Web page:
A few years ago Nelson Smith at the, sadly defunct, Financial Uproar posted a pretty funny review of Early Retirement Extreme by Jacob Fisker called “I Read Early Retirement Extreme So You Don’t Have To”. I read this book myself, and never wrote up my thoughts on the book, so I figured it’d be worth adding my $0.02 to his review.
The book came out of Jacob Fisker’s blog of the same name. In many ways, the book was a collection and refinement of the ideas he discussed on the blog, so while it certainly isn’t a collection of posts, avid readers will find much of the material has already been covered on his blog. That being said, if you’ve read the entirety of someone’s blogging, it’s probably worth buying their book for any tidbits that aren’t on their site.
Jacob was one of the trailblazers of a new form of early retirement. Charles Long, Joe Dominguez, and Dolly Freed all proceeded him, but Jacob was one of the first examples of an analytical approach to early retirement which incorporated a more mathematical perspective. The current “thought leader” in this space is Mr. Money Mustache, who Jacob anointed as his heir apparently when wrapping up his ERE blog. Mr. Money Mustache has his own review of this book.
While Nelson finds the math connecting savings rate with time to retirement tedious. I first encountered this at ERE and found it an interesting and useful perspective, but perhaps it’s played out. I went through this with my wife and, at a later date, one of her co-workers and both found it interesting and useful.
Nelson is irritated by the book’s continual reiteration about using less specialized tools instead of more specialized tools with egg boilers being the penultimate example of what Jacob loathes. I found this an interesting idea, that I’ve discussed with people a number of times since reading the book, so I clearly wasn’t as bothered by it.
Nelson hit the nail on the head that the “investing” part of this book is basically non-existent. Jacob makes some bold claims about possible investment returns. If accurate, his investing approach would disprove the current thinking in economics that, net of cost, no one can consistently beat the market average. Given that Jacob doesn’t provide any details or evidence, my feeling is that these claims show a blind spot in Jacob’s thinking.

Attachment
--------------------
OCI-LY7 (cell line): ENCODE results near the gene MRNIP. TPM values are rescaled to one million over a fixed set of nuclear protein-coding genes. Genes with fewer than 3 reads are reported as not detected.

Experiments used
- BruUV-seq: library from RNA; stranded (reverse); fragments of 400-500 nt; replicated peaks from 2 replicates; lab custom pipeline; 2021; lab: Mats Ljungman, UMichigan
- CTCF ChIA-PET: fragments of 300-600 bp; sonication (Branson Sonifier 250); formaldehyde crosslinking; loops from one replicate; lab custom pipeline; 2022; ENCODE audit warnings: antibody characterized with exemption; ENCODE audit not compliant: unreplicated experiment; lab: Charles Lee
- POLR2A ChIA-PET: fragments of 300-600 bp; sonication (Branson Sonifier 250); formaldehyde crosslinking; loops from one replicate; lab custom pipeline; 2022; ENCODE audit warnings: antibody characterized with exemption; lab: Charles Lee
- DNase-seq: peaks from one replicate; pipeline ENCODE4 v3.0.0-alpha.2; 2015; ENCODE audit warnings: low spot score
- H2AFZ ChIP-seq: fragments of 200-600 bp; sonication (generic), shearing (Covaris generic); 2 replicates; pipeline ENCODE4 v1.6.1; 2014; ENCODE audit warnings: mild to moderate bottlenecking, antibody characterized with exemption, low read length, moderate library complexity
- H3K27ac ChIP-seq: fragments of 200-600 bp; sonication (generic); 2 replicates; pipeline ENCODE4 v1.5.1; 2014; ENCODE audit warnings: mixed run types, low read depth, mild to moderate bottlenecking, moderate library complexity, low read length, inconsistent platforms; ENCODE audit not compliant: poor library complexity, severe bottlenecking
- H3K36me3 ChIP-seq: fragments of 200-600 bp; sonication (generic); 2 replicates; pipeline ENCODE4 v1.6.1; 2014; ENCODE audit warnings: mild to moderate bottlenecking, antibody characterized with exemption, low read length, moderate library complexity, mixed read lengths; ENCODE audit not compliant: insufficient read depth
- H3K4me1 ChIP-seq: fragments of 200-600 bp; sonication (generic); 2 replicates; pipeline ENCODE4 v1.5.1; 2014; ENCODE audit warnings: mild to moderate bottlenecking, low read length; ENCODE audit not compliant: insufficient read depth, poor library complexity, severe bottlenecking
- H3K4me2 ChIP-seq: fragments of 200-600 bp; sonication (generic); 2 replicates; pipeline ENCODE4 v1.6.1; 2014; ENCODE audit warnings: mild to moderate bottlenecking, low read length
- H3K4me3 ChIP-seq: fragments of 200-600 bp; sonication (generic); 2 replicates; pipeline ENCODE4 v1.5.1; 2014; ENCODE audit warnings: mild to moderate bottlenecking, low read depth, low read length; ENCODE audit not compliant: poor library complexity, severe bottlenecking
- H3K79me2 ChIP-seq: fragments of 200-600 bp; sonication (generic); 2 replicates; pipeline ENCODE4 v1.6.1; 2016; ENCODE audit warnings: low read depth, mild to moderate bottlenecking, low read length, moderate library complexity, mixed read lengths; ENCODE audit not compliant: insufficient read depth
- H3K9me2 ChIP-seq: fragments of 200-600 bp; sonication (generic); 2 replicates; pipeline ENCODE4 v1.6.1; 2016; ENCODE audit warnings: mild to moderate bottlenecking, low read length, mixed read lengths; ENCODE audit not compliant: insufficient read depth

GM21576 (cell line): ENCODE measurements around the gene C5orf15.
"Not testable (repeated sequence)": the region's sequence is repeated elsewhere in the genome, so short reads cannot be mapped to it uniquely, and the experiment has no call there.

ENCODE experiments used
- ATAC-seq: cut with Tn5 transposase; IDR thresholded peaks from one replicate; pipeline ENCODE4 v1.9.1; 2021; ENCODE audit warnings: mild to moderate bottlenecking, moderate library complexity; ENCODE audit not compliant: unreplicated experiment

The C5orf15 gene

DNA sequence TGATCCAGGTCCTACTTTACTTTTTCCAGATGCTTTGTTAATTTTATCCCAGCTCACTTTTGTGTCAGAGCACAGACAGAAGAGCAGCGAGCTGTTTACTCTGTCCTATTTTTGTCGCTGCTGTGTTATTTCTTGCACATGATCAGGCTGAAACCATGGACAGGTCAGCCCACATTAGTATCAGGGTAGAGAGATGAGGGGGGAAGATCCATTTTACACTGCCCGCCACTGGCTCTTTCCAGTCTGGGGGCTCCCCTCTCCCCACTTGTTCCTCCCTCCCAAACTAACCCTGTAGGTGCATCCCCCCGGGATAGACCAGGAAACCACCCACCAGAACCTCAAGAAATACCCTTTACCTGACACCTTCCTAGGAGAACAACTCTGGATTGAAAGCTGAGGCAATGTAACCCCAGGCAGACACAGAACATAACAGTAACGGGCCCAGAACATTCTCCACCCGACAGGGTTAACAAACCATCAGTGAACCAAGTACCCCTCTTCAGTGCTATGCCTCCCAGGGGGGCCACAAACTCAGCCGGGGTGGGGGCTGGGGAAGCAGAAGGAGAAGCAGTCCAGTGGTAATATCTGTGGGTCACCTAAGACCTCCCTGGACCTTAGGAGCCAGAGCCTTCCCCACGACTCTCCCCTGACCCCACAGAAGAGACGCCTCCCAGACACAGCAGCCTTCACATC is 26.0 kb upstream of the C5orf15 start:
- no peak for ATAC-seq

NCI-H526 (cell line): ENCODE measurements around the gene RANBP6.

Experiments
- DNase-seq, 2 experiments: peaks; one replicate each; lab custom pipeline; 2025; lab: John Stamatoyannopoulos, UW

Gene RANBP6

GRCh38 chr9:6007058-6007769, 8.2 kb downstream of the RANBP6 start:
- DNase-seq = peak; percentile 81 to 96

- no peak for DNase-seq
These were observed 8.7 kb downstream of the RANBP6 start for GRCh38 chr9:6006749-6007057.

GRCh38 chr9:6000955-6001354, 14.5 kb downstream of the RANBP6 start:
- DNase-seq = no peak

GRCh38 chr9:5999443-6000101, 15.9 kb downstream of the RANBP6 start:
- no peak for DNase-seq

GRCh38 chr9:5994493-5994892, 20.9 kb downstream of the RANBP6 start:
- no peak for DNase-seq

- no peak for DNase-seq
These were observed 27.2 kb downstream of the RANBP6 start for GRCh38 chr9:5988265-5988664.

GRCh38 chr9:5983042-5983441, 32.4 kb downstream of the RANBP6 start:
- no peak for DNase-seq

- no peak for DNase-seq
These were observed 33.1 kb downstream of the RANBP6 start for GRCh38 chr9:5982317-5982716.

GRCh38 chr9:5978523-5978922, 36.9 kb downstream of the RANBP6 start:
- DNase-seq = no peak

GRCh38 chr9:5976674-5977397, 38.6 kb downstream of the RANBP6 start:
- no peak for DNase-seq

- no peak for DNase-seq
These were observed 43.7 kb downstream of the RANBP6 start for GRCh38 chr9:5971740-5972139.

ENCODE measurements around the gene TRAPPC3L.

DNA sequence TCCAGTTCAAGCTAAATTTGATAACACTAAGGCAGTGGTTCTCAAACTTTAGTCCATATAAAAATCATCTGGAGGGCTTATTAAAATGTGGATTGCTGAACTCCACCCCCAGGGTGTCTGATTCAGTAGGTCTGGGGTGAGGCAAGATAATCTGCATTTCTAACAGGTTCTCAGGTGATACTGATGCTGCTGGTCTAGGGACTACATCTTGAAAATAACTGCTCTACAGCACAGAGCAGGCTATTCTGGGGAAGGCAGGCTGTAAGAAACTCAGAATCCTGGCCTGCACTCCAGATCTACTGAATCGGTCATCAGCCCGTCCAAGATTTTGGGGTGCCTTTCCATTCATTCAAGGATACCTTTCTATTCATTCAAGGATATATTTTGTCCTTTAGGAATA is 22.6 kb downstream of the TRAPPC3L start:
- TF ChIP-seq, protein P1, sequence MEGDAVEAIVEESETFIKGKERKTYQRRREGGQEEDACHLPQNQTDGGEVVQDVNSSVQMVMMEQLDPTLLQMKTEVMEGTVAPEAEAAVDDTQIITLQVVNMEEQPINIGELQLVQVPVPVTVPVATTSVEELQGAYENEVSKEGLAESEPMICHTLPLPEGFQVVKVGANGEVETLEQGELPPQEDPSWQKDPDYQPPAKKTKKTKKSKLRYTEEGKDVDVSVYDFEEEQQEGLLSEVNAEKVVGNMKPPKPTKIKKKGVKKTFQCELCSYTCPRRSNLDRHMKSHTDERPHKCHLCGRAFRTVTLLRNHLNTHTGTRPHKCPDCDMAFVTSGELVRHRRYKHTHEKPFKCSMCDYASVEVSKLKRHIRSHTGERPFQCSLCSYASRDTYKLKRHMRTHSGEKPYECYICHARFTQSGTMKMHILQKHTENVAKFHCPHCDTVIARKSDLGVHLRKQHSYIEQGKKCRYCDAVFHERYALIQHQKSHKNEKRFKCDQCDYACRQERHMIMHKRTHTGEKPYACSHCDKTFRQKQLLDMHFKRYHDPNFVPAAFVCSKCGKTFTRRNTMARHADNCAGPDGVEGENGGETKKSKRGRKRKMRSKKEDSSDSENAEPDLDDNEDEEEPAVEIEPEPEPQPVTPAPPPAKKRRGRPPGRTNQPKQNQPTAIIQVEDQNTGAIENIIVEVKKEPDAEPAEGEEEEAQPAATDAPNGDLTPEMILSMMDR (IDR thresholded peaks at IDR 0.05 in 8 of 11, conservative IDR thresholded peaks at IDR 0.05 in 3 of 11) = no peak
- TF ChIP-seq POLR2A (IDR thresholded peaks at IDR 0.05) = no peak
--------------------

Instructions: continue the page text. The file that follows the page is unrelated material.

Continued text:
As Nelson details, there’s quite a bit of this book that seems to expect readers to live the way Jacob does. For example, when he grudgingly eats at a restaurant, he orders a burger because it saves him mental energy trying to understand the menu and know what to expect. Is this an important idea to adopt in order to retire early? I don’t think so. I’ve had friends make similar complaints about recent editions of Your Money or Your Life. I’m about as open-minded as it’s possible to be and wasn’t bothered by this in either book, but I can understand how it would turn off readers.
The thing that bothered me the most about the book was just how definite and concrete Jacob was about EVERYTHING. There was never any uncertainty, nothing is ever relative, and there are no shades of grey. One of the dichotomies in the Myers-Briggs Type Indicator is perceiving vs. judging. Jacob is clearly a strong judge and I’m a strong perceiver, so I just chalked up being irritated by this to this difference. Nelson characterized this as Jacob being “kind of a dick”, which was my impression as well.
Jacob has a very academic style of writing, with extensive citations. This is great when pointing to traditional sources. He doesn’t provide as many citations to other blogs where I imagine he developed some of these ideas. There were a couple of places where things he wrote strongly reminded me of things I’d written on my old blog, which he used to frequent.
I think, despite some problems, there’s a lot of worthwhile stuff in this book. If you’re at all interested in FIRE (financial independence and early retirement), I think you owe it to yourself to digest this book and try to tease out any ideas that you may not already be familiar with.
I was irritated by elements of the book, as Nelson was, so be prepared for that if you decide to read it.